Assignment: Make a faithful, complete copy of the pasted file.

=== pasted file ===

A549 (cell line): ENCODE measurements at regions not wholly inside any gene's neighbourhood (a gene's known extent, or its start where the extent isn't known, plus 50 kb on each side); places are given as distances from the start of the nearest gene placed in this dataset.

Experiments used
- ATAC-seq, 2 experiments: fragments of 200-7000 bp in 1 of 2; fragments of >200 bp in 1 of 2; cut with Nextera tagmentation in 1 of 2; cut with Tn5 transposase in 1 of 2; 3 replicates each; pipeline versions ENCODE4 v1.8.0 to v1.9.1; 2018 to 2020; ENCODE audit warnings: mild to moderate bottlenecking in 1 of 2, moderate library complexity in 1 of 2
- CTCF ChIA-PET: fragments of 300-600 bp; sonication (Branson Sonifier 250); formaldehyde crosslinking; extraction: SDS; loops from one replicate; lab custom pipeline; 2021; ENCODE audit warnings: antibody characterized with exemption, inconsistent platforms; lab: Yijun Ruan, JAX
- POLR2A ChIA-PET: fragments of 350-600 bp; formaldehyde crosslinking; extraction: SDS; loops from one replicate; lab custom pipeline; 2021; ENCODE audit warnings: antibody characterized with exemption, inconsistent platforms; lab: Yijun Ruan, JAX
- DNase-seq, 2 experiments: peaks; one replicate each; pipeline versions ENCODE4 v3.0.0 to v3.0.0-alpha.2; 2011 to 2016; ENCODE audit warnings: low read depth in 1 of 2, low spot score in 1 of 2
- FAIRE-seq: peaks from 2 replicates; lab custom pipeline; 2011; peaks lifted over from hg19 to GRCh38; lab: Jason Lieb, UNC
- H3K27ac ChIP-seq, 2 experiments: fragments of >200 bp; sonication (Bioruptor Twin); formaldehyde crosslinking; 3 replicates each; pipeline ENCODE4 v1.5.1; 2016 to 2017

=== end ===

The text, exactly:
A549 (cell line): ENCODE measurements at regions not wholly inside any gene's neighbourhood (a gene's known extent, or its start where the extent isn't known, plus 50 kb on each side); places are given as distances from the start of the nearest gene placed in this dataset.

Experiments used
- ATAC-seq, 2 experiments: fragments of 200-7000 bp in 1 of 2; fragments of >200 bp in 1 of 2; cut with Nextera tagmentation in 1 of 2; cut with Tn5 transposase in 1 of 2; 3 replicates each; pipeline versions ENCODE4 v1.8.0 to v1.9.1; 2018 to 2020; ENCODE audit warnings: mild to moderate bottlenecking in 1 of 2, moderate library complexity in 1 of 2
- CTCF ChIA-PET: fragments of 300-600 bp; sonication (Branson Sonifier 250); formaldehyde crosslinking; extraction: SDS; loops from one replicate; lab custom pipeline; 2021; ENCODE audit warnings: antibody characterized with exemption, inconsistent platforms; lab: Yijun Ruan, JAX
- POLR2A ChIA-PET: fragments of 350-600 bp; formaldehyde crosslinking; extraction: SDS; loops from one replicate; lab custom pipeline; 2021; ENCODE audit warnings: antibody characterized with exemption, inconsistent platforms; lab: Yijun Ruan, JAX
- DNase-seq, 2 experiments: peaks; one replicate each; pipeline versions ENCODE4 v3.0.0 to v3.0.0-alpha.2; 2011 to 2016; ENCODE audit warnings: low read depth in 1 of 2, low spot score in 1 of 2
- FAIRE-seq: peaks from 2 replicates; lab custom pipeline; 2011; peaks lifted over from hg19 to GRCh38; lab: Jason Lieb, UNC
- H3K27ac ChIP-seq, 2 experiments: fragments of >200 bp; sonication (Bioruptor Twin); formaldehyde crosslinking; 3 replicates each; pipeline ENCODE4 v1.5.1; 2016 to 2017